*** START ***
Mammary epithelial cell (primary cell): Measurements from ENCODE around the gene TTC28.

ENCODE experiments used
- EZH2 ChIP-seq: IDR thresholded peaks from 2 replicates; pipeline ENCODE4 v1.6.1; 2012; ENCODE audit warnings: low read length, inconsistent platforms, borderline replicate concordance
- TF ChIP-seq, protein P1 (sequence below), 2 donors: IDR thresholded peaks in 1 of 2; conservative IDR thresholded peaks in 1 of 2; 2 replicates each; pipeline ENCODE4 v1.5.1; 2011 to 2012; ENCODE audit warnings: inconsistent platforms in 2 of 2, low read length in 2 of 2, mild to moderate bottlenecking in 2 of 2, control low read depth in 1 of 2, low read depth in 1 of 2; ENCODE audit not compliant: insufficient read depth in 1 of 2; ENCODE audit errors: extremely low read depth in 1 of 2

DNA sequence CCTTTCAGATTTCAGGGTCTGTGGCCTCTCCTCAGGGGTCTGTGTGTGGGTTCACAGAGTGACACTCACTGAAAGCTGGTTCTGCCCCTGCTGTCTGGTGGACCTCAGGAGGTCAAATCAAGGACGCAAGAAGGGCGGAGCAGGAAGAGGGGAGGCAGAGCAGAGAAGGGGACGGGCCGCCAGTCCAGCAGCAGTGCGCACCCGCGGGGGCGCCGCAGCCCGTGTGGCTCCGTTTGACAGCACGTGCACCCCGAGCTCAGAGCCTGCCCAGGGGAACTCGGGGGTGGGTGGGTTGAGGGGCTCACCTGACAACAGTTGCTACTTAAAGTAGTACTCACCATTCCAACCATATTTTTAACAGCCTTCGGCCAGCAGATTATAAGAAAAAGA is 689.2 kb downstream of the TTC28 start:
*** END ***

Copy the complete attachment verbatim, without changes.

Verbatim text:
Mammary epithelial cell (primary cell): Measurements from ENCODE around the gene TTC28.

ENCODE experiments used
- EZH2 ChIP-seq: IDR thresholded peaks from 2 replicates; pipeline ENCODE4 v1.6.1; 2012; ENCODE audit warnings: low read length, inconsistent platforms, borderline replicate concordance
- TF ChIP-seq, protein P1 (sequence below), 2 donors: IDR thresholded peaks in 1 of 2; conservative IDR thresholded peaks in 1 of 2; 2 replicates each; pipeline ENCODE4 v1.5.1; 2011 to 2012; ENCODE audit warnings: inconsistent platforms in 2 of 2, low read length in 2 of 2, mild to moderate bottlenecking in 2 of 2, control low read depth in 1 of 2, low read depth in 1 of 2; ENCODE audit not compliant: insufficient read depth in 1 of 2; ENCODE audit errors: extremely low read depth in 1 of 2

DNA sequence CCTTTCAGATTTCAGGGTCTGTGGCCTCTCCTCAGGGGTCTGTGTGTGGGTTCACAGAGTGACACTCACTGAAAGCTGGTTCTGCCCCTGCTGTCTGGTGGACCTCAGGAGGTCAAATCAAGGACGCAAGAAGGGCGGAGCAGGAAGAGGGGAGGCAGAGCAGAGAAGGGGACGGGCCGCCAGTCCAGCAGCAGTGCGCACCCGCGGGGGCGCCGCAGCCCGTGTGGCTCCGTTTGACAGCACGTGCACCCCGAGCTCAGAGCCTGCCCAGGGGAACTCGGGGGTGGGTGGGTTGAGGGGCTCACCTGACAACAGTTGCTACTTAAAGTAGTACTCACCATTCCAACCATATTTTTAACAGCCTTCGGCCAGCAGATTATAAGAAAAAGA is 689.2 kb downstream of the TTC28 start: